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Adrian Wilson

Editor's Viewpoint

1st May 2019, Paris

Is it a bird? Is it a plane? Is it a composite, asks Porcher Industries?

Jean-Marc Senecot, Porcher Industries global head of R&D with the new SATCOM radome. © Adrian Wilson

Jean-Marc Senecot, Porcher Industries global head of R&D with the new SATCOM radome. © Adrian Wilson

Wings weighing just 986 grams make the Run and Fly paraglider, designed by Jean-Baptiste Chandelier and manufactured by Polish-headquartered sports brand Dudek, the lightest and most compact aircraft in the world.

The Run and Fly wing fabric was amongst a vast array of technical textiles, laminates, reinforcements and composite parts displayed by Porcher Industries at this year’s JEC World Composites show in Paris.

Many of the company’s products, such as the Run and Fly wings, exist in a grey area between technical textiles and composites, consisting of different reinforcing materials held together with resin, only retaining the drape and flexibility of a fabric.

All, however, have been developed based on over a century of experience in advanced weaving and technologies and whether defined as technical textiles or composites, they are now making a solid contribution to both high performance and lightweighting in a broad range of end-products.

 “Lightweighting is a key pillar of our research and development focus and the Run and Fly wings are an extreme example of this,” said Jean-Marc Senecot the company’s global head of R&D at the Paris show. “A focus on thermoplastic high performance matrices is also resulting in a number of recent successes which include the first thermoplastic carbon and PEEK primary part for the Airbus helicopter rotor, as well as lightweight composites for the automotive sector. These are based on PolyPreg, our woven co-mingled glass and polypropylene fabrics which can be directly consolidated into high strength composite parts with the addition of heat and minimal pressure.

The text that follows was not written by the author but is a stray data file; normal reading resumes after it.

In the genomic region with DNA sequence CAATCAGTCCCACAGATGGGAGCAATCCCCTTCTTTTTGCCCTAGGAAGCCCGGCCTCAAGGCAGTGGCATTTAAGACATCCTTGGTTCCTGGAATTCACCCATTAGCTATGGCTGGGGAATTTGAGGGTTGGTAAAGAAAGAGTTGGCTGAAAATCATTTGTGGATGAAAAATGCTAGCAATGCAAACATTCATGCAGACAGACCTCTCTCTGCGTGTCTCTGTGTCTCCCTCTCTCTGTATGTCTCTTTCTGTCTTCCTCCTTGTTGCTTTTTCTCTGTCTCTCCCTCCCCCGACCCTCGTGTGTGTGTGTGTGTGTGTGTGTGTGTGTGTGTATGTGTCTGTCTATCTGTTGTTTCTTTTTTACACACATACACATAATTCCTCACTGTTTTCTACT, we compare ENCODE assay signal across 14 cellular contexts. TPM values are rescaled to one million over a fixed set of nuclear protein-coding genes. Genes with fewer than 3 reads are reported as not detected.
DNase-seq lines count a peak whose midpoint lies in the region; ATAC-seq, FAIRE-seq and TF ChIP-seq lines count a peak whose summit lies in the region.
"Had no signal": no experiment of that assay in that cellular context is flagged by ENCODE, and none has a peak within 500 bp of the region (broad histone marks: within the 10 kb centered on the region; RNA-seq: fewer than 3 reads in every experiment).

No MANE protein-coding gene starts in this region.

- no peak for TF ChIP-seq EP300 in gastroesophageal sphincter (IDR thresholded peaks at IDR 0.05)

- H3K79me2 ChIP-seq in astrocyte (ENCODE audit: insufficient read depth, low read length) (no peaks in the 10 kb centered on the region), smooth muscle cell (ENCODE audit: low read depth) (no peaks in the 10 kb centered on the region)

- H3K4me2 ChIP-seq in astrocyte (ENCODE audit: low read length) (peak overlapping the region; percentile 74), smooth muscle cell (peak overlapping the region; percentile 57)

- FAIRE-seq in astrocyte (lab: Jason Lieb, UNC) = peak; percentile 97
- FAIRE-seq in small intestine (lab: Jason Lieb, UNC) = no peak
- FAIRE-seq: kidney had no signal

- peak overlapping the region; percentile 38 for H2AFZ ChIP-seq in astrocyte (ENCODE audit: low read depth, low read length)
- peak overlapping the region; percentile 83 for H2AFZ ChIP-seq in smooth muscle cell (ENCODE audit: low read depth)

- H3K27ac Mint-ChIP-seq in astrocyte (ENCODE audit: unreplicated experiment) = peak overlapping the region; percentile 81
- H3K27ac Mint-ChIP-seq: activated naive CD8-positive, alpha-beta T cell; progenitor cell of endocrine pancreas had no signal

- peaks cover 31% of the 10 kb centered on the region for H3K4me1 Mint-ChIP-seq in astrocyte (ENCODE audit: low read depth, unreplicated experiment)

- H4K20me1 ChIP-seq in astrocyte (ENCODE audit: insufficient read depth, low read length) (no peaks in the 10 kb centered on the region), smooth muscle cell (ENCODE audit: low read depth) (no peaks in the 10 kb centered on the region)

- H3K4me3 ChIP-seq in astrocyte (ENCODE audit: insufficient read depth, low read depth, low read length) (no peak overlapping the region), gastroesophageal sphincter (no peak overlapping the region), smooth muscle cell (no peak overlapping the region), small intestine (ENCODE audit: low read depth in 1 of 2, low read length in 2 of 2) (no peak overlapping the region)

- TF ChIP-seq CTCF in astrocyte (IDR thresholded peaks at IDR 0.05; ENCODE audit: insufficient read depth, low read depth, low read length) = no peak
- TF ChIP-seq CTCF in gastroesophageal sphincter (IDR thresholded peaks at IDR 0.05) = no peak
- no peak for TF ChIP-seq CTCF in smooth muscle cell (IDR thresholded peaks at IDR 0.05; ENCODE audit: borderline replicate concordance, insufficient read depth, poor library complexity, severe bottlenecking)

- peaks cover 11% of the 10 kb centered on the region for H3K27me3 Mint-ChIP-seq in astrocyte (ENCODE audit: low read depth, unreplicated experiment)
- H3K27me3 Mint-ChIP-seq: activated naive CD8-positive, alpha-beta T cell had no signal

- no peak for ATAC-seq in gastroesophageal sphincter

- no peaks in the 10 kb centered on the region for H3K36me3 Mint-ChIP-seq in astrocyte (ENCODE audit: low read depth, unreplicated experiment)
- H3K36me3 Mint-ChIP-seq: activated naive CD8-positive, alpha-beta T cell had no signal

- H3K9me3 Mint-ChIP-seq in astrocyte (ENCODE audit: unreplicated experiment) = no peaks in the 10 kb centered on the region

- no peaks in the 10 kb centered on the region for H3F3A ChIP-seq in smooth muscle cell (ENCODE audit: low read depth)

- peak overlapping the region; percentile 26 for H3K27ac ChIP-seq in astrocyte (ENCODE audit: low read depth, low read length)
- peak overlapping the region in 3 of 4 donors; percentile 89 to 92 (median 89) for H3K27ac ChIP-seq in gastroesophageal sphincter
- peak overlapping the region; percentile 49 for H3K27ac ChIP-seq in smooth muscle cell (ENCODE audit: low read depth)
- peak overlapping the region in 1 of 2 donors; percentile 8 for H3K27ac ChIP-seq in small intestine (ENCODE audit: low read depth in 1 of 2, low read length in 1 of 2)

“Following a successful two-year period focused on expansion and investment in global plants, technologies and systems, this year sees Porcher focusing purely on innovation.”

5G radome

Also taking pride of place among the Porcher Industries exhibits at JEC World was the new SATCOM radome, for which the company has supplied materials to Meggitt, a specialist in high performance components and sub-systems for the aerospace, defence and energy markets.

The Dudek Run and Fly paraglider. © Porcher Industries

The Dudek Run and Fly paraglider. © Porcher Industries

“The radome supports the demand for enhanced 5G communication for in-flight connectivity,” said Senecot, who joined Porcher after many years of experience at a number of key players of the fibres industry. “Meggit challenged us to develop a composite material solution that would deliver high impact resistance and efficient processing whilst also providing the ability to tune the dielectric constant (Dk) for optimising 5G air-to-ground transmission. We subsequently developed a bespoke glass reinforced thermoplastic material for the base structural component.”

The key performance targets for the composite material radome, he explained, were low permittivity and low loss tangent at GHz frequencies within stringent cost and processing parameters.

 “Porcher’s commitment to R&D is also being reinforced through the establishment of new centres in key regions,” Senecot stressed. 

These include the new $7 million purpose-built facility in Dansville, Virginia, that is increasing significantly the number of researchers who will now work collaboratively with the Porcher based R&D Centre in France.

Throughout 2019 and 2020, a new Centre of Excellence is further being created in Saint Julien en Saint Alban in France, through the merging of two existing sites.

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